- David Pollock
- 1 October 2008
A long-standing Glasgow institution, Sleazy’s can boast great food, great bands and the best jukebox this side of New York reckons David Pollock.
'There are so few bars that you can go into and know you’re going to hear good music,’ says Nice‘n’Sleazy’s music booker Mig. ‘Most of them just have a chart CD behind the bar, but when we first got a jukebox we told the company we didn’t want any of their CDs and put all our favourites in instead.
We haven’t looked back since, and Sleazy’s jukebox has become a teaching tool for each new generation coming to Glasgow. I do that narcissistic thing of Googling the pub’s name every so often, and when I do I see people from New York to Paris to Sydney commenting on it. It’s quite heartwarming, really.’
This isn’t just salesmanship or hyperbole. Nice‘n’Sleazy (or Sleazy’s) sits dark-fronted and relatively unassuming amidst the chaotic bustle of Sauchiehall Street at night, but its reputation as the home of alternative music in Glasgow is long-standing. The city has many fine pubs, clubs and gig venues that aspire to similar levels of cool, but it’s Nice’n’Sleazy’s attractiveness to the credible indie crowd, regardless of who else is there, that puts it ahead of the rest.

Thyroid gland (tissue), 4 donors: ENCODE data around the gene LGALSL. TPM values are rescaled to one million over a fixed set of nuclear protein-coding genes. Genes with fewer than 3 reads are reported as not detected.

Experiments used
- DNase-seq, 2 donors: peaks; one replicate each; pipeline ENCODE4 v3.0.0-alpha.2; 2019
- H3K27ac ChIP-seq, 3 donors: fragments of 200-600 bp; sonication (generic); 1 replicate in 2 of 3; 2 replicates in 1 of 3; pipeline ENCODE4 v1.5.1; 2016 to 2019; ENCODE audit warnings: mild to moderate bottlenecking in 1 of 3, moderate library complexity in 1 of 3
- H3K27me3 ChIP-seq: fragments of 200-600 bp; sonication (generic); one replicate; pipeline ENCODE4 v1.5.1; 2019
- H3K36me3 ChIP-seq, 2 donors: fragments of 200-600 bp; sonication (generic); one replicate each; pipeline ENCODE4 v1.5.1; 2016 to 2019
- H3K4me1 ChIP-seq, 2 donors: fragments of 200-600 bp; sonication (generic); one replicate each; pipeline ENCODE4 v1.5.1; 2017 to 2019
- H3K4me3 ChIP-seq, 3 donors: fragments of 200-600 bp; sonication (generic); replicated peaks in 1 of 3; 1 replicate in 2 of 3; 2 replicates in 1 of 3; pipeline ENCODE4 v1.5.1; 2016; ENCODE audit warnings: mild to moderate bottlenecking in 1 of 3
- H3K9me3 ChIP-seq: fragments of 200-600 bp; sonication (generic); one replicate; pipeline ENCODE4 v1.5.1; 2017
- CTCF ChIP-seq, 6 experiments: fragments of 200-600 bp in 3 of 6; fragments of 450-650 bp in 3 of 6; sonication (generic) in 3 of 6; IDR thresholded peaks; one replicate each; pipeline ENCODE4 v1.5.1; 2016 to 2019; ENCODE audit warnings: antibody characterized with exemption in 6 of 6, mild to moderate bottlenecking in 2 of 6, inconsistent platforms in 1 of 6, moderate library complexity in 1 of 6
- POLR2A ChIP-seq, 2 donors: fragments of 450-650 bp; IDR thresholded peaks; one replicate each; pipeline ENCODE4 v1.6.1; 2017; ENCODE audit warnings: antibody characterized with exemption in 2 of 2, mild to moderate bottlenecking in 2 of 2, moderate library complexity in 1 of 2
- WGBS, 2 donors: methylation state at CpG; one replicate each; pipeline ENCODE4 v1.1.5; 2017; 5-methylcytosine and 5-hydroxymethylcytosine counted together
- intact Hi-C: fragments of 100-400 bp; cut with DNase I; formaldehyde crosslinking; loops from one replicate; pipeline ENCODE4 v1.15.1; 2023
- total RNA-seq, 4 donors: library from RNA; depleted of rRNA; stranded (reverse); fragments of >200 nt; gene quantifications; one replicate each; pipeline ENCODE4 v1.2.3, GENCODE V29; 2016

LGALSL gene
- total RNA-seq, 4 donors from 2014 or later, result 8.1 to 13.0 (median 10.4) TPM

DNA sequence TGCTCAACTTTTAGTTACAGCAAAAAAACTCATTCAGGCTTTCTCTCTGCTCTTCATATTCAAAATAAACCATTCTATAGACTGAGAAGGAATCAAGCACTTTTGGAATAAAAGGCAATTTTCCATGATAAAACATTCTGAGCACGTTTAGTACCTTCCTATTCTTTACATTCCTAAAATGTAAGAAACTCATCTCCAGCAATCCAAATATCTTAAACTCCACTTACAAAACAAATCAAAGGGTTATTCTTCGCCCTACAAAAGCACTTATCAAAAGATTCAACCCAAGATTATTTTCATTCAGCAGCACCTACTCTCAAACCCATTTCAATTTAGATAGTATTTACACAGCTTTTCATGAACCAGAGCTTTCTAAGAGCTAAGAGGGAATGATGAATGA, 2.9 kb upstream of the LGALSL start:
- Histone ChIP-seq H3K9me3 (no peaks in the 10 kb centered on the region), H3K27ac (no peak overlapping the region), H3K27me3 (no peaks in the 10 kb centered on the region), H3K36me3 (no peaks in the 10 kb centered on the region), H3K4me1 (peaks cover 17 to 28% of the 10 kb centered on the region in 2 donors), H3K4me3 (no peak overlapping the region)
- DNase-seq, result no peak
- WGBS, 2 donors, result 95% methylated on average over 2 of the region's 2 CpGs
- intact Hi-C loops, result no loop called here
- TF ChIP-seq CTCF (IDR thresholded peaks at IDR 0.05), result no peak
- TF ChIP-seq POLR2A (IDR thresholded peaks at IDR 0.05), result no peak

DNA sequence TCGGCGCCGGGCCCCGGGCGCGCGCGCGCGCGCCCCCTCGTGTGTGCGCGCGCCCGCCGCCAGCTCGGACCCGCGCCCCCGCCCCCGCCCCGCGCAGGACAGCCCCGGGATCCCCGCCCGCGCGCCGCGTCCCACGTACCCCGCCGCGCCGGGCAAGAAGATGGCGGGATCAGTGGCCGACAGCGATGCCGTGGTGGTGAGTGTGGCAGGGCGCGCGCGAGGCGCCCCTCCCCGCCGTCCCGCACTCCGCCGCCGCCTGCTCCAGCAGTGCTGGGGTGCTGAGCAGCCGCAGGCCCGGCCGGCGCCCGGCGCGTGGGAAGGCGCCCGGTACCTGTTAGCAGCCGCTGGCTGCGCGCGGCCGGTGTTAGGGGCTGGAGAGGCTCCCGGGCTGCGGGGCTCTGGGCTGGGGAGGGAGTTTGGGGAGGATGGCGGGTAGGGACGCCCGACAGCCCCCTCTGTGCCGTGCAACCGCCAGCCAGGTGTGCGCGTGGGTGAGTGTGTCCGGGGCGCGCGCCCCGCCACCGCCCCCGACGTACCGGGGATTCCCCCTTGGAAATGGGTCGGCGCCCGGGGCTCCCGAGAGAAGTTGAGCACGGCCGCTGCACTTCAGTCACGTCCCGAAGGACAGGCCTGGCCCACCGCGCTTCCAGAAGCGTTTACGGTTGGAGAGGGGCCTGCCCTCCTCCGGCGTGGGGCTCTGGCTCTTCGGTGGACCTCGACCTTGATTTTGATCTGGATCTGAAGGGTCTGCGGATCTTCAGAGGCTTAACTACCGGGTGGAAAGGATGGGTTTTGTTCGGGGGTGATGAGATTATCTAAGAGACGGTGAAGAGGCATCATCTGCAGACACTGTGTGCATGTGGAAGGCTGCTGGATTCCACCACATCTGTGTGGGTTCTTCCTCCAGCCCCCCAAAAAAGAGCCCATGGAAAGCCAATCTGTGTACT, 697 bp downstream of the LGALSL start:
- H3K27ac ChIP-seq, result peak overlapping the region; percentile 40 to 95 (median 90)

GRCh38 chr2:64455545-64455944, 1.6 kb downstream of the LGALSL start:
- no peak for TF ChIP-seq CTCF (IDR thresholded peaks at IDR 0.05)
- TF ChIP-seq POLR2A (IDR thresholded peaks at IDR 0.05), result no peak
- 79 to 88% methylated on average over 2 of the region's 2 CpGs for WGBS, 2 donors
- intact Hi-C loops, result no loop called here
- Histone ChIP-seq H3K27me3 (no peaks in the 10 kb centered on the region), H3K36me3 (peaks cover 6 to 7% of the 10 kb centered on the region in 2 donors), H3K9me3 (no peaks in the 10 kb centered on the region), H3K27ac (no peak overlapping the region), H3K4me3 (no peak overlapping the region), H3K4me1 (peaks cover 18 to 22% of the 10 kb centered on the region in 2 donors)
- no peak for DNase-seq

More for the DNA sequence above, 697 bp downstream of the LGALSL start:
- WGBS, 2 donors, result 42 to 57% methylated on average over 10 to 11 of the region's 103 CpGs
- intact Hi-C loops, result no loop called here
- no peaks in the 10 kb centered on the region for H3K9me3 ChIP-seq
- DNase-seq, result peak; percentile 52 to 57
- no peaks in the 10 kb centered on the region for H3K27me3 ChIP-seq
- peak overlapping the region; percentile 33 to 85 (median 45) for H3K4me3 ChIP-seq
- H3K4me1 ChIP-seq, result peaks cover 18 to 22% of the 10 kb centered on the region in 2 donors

Yet Sleazy’s is so much more than a scenester den. It’s also, quite simply, a first-class place to drink and hang out with mates at any time of the week. Its recent renovation has done nothing to wipe out the charming lived-in, American diner feel that allows it to remain ever so coolly out of step amidst the style-bar milieu of Sauchiehall Street. They serve food from lunchtime until 9pm - hearty hangover cures like nachos, burritos, burgers and beans on toast
- and there are intimate but always well-attended gigs and club nights in the basement bar.
‘The focus of Sleazy’s is always the music,’ says Mig, ‘so it attracts a lot of musicians, and a chicken and egg situation starts. It’s a community-based place where everyone helps each other out and goes to see one another’s gigs, and a lot of people who start coming here to drink often end up in bands themselves almost by accident.’
421 Sauchiehall Street (E2), 0141 333 0900, Mon-Wed 12.30pm-1am, Thu-Sun 12.30pm-3am, food served Mon-Sun 12.30am-9pm, www.nicensleazy.com